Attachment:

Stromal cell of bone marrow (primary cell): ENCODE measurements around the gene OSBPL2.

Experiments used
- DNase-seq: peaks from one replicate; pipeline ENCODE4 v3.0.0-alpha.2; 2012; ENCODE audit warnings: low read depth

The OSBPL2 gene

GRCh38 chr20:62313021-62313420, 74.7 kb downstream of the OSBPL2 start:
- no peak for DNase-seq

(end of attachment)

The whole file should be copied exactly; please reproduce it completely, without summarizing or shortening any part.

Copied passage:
Stromal cell of bone marrow (primary cell): ENCODE measurements around the gene OSBPL2.

Experiments used
- DNase-seq: peaks from one replicate; pipeline ENCODE4 v3.0.0-alpha.2; 2012; ENCODE audit warnings: low read depth

The OSBPL2 gene

GRCh38 chr20:62313021-62313420, 74.7 kb downstream of the OSBPL2 start:
- no peak for DNase-seq